News in 2001
- Mum’s anxiety affects unborn baby’s brain 31 August 2001 Anxiety during pregnancy can double a mother’s risk of having a hyperactive child, according to new research released today (Monday, 3 September) for National Pregnancy Week.
- Why do infants from the UK wheeze more than those in the Czech Republic 15 August 2001 Researchers at the University of Bristol have found that by 6 months of age, 21% of British infants had had an attack of wheezing compared with only 10% in the Czech Republic. Different smoking behaviours were found to be influential in each country.
- Depression during pregnancy more common than postnatal depression 4 August 2001 Researchers at the University of Bristol have found that symptoms of depressed mood are more common in women when they are pregnant than after their child is born.
- Pregnant women with high levels of the hormone testosterone have girls who have more tomboy-like behaviour 4 June 2001 Researchers have found a clear relationship between high testosterone levels in mothers and masculine behaviour in girls.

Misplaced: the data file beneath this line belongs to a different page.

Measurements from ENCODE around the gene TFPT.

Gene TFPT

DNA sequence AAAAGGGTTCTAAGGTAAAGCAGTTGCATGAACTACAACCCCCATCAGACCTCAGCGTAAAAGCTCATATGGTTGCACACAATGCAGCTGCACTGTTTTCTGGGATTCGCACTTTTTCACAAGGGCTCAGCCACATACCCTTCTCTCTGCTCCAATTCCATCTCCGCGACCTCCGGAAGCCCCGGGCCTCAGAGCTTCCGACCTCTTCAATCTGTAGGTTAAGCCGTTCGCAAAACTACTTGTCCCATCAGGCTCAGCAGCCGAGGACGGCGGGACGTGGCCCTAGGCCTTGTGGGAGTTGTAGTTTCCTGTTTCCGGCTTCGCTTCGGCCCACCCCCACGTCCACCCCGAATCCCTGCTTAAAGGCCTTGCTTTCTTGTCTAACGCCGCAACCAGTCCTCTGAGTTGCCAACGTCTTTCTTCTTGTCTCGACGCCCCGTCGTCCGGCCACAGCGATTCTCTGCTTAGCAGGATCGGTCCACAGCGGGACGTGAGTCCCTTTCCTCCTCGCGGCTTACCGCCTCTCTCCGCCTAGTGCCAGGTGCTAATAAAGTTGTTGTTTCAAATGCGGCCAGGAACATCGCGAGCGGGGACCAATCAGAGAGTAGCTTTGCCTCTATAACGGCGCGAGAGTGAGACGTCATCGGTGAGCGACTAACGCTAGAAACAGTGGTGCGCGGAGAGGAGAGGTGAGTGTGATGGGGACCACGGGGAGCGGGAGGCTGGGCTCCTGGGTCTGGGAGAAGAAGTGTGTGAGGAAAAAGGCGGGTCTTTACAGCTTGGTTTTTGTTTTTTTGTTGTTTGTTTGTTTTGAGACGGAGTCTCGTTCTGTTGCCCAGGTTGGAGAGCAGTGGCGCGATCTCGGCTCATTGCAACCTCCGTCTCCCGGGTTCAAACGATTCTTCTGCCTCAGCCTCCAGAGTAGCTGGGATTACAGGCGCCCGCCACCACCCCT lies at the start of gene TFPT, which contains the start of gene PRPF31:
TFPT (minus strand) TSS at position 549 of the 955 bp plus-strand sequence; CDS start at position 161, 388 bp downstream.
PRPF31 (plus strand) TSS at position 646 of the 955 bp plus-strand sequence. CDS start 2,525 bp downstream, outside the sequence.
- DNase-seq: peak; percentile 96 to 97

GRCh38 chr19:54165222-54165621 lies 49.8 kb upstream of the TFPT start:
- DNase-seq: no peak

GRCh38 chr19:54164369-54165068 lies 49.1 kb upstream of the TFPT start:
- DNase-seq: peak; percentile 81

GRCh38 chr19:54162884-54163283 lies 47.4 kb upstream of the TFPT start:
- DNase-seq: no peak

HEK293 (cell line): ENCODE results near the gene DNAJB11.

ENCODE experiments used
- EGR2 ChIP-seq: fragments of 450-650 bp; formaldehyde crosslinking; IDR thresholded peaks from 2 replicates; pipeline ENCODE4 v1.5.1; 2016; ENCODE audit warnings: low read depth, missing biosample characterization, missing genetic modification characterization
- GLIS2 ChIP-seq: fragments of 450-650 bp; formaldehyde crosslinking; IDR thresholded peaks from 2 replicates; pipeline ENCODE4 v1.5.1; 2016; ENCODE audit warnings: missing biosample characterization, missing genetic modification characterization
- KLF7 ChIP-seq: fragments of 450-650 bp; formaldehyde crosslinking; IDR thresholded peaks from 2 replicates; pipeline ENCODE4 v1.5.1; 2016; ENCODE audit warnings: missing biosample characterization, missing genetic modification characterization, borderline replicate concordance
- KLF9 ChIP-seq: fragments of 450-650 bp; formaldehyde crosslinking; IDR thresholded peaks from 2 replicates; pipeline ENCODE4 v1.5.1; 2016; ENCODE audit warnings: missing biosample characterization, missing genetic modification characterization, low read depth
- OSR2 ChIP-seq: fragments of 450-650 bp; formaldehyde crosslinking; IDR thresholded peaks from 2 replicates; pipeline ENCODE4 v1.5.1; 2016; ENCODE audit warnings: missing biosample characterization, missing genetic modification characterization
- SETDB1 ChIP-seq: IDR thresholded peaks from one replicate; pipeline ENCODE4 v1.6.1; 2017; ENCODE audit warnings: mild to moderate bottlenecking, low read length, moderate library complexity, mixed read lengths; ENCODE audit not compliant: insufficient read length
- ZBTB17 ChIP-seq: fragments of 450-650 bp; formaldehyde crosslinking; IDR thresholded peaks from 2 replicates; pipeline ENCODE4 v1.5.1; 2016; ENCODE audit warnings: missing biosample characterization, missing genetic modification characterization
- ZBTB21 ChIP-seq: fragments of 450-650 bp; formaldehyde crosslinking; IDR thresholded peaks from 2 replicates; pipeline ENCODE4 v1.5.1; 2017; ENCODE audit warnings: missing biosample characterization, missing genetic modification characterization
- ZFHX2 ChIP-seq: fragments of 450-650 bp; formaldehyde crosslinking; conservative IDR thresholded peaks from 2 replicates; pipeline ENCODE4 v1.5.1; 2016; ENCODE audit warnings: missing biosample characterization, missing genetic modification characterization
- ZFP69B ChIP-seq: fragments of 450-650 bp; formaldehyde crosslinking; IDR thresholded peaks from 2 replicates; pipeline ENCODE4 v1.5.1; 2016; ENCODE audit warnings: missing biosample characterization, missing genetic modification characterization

- Development of peanut allergy linked to eczema 4 June 2001 Eczema precedes peanut allergies in nine out of 10 cases, researchers at the University of Bristol and St. Mary’s Hospital, London have found.
- Unique Research Study Celebrates "Decade of Discovery" with Multi-Million Pound Cash Injection 4 June 2001 Researchers from all over the country are converging at the Royal Society in London on June 4 to discuss their findings from the world’s biggest study of how genes and the environment interact.
- Anaemia in infancy is associated with impaired motor development at 18 months 22 May 2001 Anaemia in children as young as 8 months of age is associated with impaired motor development at 18 months, finds research published in the Archives of Disease in Childhood.
- Babies need to learn to chew 13 March 2001 Researchers at the University of Bristol studying the foods eaten by babies in their first year have found that delayed introduction of chewy foods with lumps may lead to difficulty in feeding the child later.
- Fish really is brain food 6 February 2001 Researchers at the University of Bristol have found that mums-to-be who eat oily fish such as sardines and mackerel have children whose visual development is better. This positive association was also seen for breastfeeding.